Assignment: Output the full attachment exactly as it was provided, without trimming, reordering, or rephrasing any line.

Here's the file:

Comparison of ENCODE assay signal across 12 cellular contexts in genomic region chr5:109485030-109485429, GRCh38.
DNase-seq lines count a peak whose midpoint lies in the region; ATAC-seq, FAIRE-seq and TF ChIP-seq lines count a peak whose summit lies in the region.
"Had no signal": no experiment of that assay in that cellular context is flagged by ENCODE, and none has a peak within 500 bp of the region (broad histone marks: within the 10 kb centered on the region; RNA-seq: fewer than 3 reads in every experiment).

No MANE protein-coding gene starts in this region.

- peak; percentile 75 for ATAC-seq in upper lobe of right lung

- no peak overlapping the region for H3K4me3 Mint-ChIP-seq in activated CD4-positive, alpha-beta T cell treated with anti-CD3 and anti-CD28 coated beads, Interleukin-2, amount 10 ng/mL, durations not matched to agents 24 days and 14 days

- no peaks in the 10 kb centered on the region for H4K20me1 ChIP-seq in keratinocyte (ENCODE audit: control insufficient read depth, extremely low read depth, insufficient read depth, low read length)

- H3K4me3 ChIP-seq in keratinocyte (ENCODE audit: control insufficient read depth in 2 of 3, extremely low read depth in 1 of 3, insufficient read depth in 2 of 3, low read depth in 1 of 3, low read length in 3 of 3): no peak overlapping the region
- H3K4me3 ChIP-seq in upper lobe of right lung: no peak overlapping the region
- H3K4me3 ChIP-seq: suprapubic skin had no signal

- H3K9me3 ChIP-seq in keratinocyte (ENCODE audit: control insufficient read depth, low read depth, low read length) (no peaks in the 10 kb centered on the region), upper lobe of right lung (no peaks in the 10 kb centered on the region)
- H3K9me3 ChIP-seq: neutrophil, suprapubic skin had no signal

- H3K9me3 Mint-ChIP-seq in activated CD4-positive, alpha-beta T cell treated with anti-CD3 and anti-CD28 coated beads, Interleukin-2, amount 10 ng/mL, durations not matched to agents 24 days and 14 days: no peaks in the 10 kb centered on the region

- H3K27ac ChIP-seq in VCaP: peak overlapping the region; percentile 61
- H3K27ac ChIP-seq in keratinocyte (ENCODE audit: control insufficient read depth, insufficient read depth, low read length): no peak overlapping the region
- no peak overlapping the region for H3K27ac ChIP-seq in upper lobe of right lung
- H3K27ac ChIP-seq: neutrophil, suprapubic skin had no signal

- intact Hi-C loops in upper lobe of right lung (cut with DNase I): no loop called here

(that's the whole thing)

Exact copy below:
Comparison of ENCODE assay signal across 12 cellular contexts in genomic region chr5:109485030-109485429, GRCh38.
DNase-seq lines count a peak whose midpoint lies in the region; ATAC-seq, FAIRE-seq and TF ChIP-seq lines count a peak whose summit lies in the region.
"Had no signal": no experiment of that assay in that cellular context is flagged by ENCODE, and none has a peak within 500 bp of the region (broad histone marks: within the 10 kb centered on the region; RNA-seq: fewer than 3 reads in every experiment).

No MANE protein-coding gene starts in this region.

- peak; percentile 75 for ATAC-seq in upper lobe of right lung

- no peak overlapping the region for H3K4me3 Mint-ChIP-seq in activated CD4-positive, alpha-beta T cell treated with anti-CD3 and anti-CD28 coated beads, Interleukin-2, amount 10 ng/mL, durations not matched to agents 24 days and 14 days

- no peaks in the 10 kb centered on the region for H4K20me1 ChIP-seq in keratinocyte (ENCODE audit: control insufficient read depth, extremely low read depth, insufficient read depth, low read length)

- H3K4me3 ChIP-seq in keratinocyte (ENCODE audit: control insufficient read depth in 2 of 3, extremely low read depth in 1 of 3, insufficient read depth in 2 of 3, low read depth in 1 of 3, low read length in 3 of 3): no peak overlapping the region
- H3K4me3 ChIP-seq in upper lobe of right lung: no peak overlapping the region
- H3K4me3 ChIP-seq: suprapubic skin had no signal

- H3K9me3 ChIP-seq in keratinocyte (ENCODE audit: control insufficient read depth, low read depth, low read length) (no peaks in the 10 kb centered on the region), upper lobe of right lung (no peaks in the 10 kb centered on the region)
- H3K9me3 ChIP-seq: neutrophil, suprapubic skin had no signal

- H3K9me3 Mint-ChIP-seq in activated CD4-positive, alpha-beta T cell treated with anti-CD3 and anti-CD28 coated beads, Interleukin-2, amount 10 ng/mL, durations not matched to agents 24 days and 14 days: no peaks in the 10 kb centered on the region

- H3K27ac ChIP-seq in VCaP: peak overlapping the region; percentile 61
- H3K27ac ChIP-seq in keratinocyte (ENCODE audit: control insufficient read depth, insufficient read depth, low read length): no peak overlapping the region
- no peak overlapping the region for H3K27ac ChIP-seq in upper lobe of right lung
- H3K27ac ChIP-seq: neutrophil, suprapubic skin had no signal

- intact Hi-C loops in upper lobe of right lung (cut with DNase I): no loop called here